How Many Amp-hours in a Marine Battery

Whether you’re living off-grid, camping, or even boating, the battery is of utmost importance – especially when you’re in a rough-terrain environment. Marine batteries have an endurance level and can be an effective power source under mild to extremely heavy loads.

Marine Batteries come in all shapes and sizes. The size of the battery really depends on what you intend to run. They are also three types of marine batterie; starter, deep cycle, and hybrids.  

Marine deep cycle batteries differ from other deep-cycle batteries in that they are made specifically for use on marine craft. They are typically heavier and capable of delivering more power.

How Many Amp-Hours in Marine Group Sizes

It’s important to choose the right marine battery group size for your boat. The size of your battery will determine how much power it can provide and how long it will last. The most common group sizes for marine batteries are 24, 27, and 31. 

Group 24 batteries are the most popular choice for small to medium-sized boats. They offer a good balance of power and size, and they’re less expensive than larger batteries. Group 27 batteries are a good choice for larger boats that need more power. They’re more expensive than smaller batteries, but they’ll last longer and provide more power. 

Group 31 batteries are the largest marine battery size, and they’re the most expensive. They offer the most power and the longest life.

Group SizeAmp-HoursDimensions (Inches)
U131 -34 Ah7.76 × 5.16 × 6.26 in
22 NF 50 – 55 Ah9.06 × 5.44 × 8.27 in
24 75 – 80 Ah10.24 × 6.61 × 8.27 in
2790 – 100 Ah 12.05 × 6.61 × 8.27 in
30100 -150 Ah12.97 × 6.89 × 8.40 in
31100 – 125 Ah12.9 × 6.75 × 9.27 in
4D180 -200 Ah20.76 × 8.70 × 8.64 in
8D225 –  250 Ah20.47 × 10.55 × 8.66 in
L16400 Ah11.6 × 7.1 × 15.9 in

Where do Marine Group Sizes Come From? 

The Battery Council International (BCI) Group Number is assigned to a battery size based on the battery’s dimensions. The width, height, and length are used to determine the group number. The group number is stamped on the battery’s case so that it can be easily identified. Batteries that have the same BCI group number can be used interchangeably.

The Battery Council International (BCI) assigns a letter to indicate the battery’s polarity – positive or negative. The letter is stamped on the battery’s case near the terminal. Batteries with the same BCI group number and letter can be used interchangeably.

The Battery Council International (BCI) also provides a number that is printed on the battery’s case. This number is called the battery’s capacity. Not all batteries have a capacity, and depending on the battery type, the capacity may fluctuate.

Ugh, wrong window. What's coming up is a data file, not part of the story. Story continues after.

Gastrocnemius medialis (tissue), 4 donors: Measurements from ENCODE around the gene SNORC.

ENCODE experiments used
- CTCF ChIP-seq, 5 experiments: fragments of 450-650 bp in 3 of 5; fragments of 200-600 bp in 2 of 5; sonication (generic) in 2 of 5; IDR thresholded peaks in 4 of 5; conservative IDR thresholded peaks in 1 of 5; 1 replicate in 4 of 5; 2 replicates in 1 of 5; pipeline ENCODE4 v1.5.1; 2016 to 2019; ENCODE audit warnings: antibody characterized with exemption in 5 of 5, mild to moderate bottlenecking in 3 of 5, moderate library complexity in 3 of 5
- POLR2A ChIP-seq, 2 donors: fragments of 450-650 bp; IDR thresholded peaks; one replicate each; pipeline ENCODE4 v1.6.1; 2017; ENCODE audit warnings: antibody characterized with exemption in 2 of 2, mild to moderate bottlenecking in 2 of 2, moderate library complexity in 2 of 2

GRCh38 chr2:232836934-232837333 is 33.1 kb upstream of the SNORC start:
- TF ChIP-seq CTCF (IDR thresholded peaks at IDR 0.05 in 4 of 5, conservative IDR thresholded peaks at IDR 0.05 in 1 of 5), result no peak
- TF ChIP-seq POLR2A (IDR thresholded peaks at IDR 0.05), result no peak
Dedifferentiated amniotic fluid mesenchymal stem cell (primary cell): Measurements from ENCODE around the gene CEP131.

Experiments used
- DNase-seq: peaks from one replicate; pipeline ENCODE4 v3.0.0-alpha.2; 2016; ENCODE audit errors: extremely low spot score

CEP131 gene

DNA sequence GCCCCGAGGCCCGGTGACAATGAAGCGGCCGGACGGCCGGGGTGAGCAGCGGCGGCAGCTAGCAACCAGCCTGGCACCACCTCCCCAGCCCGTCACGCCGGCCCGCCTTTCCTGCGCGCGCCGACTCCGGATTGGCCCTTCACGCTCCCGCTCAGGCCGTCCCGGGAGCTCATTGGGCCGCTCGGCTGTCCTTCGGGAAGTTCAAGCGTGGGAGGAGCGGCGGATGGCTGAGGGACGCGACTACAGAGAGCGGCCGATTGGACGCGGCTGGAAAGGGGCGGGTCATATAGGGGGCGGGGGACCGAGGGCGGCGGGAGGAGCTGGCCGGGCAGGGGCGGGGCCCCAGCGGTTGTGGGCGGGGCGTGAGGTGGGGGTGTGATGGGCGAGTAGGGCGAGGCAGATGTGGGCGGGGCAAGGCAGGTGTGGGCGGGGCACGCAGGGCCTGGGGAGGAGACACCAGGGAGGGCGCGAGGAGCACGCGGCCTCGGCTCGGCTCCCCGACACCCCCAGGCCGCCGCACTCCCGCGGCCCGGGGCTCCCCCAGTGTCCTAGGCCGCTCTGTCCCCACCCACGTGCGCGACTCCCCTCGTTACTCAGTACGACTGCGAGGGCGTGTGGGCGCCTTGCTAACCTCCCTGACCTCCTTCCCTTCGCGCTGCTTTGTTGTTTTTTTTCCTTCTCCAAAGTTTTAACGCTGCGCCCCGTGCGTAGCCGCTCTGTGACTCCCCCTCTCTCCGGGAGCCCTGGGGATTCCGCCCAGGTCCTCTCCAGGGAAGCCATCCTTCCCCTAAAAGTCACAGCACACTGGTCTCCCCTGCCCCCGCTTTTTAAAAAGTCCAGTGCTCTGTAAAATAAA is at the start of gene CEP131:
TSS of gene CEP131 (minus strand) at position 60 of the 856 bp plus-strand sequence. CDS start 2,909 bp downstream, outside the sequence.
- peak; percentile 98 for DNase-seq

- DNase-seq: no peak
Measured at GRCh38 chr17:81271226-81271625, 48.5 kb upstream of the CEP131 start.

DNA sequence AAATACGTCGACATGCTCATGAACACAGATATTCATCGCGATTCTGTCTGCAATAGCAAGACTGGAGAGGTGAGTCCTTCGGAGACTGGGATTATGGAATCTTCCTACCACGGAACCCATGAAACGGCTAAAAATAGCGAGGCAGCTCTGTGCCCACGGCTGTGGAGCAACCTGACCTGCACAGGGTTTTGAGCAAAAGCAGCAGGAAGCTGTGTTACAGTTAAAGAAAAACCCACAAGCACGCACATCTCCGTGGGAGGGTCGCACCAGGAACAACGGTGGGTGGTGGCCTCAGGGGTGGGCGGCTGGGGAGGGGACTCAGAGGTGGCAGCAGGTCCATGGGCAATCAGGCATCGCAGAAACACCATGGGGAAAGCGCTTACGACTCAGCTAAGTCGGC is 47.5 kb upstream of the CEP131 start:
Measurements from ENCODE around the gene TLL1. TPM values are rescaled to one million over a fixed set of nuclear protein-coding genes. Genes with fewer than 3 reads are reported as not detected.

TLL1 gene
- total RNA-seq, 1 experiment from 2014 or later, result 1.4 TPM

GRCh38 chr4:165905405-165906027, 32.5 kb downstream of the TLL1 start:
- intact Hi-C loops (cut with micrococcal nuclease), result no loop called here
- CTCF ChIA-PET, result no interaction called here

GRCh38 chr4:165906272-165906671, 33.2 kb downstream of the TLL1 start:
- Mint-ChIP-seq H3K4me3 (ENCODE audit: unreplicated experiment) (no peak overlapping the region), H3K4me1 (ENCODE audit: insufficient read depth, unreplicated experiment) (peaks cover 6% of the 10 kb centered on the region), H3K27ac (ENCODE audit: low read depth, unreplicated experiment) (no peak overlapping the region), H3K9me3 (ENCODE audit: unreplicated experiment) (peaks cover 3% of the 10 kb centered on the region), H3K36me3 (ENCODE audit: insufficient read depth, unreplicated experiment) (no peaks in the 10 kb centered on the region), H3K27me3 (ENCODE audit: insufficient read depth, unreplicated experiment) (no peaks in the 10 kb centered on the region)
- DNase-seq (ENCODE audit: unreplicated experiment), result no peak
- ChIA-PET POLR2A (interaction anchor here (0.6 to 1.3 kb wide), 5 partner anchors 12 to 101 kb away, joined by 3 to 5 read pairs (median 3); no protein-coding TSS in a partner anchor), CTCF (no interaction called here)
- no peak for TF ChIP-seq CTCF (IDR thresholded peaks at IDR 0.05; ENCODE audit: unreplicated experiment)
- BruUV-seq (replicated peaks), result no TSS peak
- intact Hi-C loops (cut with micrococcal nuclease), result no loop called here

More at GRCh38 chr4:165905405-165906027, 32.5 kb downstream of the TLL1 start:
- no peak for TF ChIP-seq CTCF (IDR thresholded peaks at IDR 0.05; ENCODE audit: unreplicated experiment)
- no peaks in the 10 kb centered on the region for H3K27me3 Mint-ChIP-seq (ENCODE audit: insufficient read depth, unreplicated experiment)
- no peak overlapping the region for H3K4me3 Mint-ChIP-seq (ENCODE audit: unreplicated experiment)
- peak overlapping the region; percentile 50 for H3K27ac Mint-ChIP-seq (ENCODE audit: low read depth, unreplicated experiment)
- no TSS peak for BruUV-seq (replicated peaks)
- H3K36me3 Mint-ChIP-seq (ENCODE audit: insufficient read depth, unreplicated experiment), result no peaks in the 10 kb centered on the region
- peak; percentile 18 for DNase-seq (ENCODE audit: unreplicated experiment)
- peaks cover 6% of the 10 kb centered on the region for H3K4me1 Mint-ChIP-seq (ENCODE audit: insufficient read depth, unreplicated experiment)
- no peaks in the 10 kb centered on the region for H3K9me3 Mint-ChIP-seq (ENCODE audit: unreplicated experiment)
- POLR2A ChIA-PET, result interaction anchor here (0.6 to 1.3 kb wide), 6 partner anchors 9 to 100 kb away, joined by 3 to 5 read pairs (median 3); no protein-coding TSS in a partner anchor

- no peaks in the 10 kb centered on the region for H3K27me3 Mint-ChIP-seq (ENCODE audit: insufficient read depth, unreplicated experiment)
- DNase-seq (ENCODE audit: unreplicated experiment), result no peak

Lithium-ion Marine Batteries

Lithium-ion Batteries have come to replace most batteries used for deep cycle use including marine batteries. They are lightweight, efficient, and last longer than conventional marine batteries. 

The most stable and safest type of Lithium-ion battery is the LiFePO4 (Lithium Iron Phosphate) and has become the most common replacement for Deep cycle Lead Acid batteries including the AGM battery. 

Difference Between AGM and Lithium-ion Batteries

If you looking to replace a lead-acid battery with a lithium-ion battery you’ll just need around 60% of the capacity of the lead-acid battery, in this case, AGM batteries that are used in boats and RVs. 

This is because the lead-acid batteries can only be discharged up to 50% while lithium-ion batteries can go up to 90%. This, therefore, means if you have two 100Ah batteries; one lithium and the other lead-acid you can only get 50 Ah from the lead-acid battery while the lithium-ion battery can deliver 90 Ah. 

Lithium-ion batterie also stores more battery power than lead-acid batteries so in terms of size these two batteries of the same capacity the lithium-ion battery will actually be smaller. 

However, if you looking to replace your AGM battery with lithium-ion you don’t have to worry about not getting a drop-in replacement. Manufacturers are still designing batteries to fit within all the BCI subgroup sizes. 

What is a Marine Battery Box 

A marine battery box protects batteries from the elements and provides a place to store them while on your boat. Marine battery boxes are made of durable materials that can withstand the harsh conditions of the marine environment, and they come in a variety of sizes to accommodate different battery types. 

Many marine battery boxes also feature a built-in charger, so you can keep your batteries topped off and ready to go. 

Types of Marine Batteries

There are three types of Marine batteries: A deep cycle, starting, and Dual purpose or hybrid.

Starting battery

A starting battery unlike the deep cycle battery is designed to supply an initial burst of power to get an engine running. The starting power of a Starting battery is measured by Cold Cranking Amps (CCA) which is the amps the battery can deliver in 30 seconds at 0°F.

A deep cycle battery is designed to supply a constant and steady supply of power. This allows them to run for a long time until discharged (up to 80%) and then recharged.

So instead of providing a surge of power over a short period of time, a deep cycle battery will provide a constant charge over a longer period of power. This allows them to sustain loads in 12v or 24v systems including solar systems.

A hybrid battery is also known as a dual-purpose battery.  It acts both as a Starting and Deep-Cycle battery. The battery tries to deliver high discharge currents without excessive voltage sag up.  They however cannot deliver a very high starting current as a starting battery and the cycle life is half of that of a true deep cycle battery.

Leave a Comment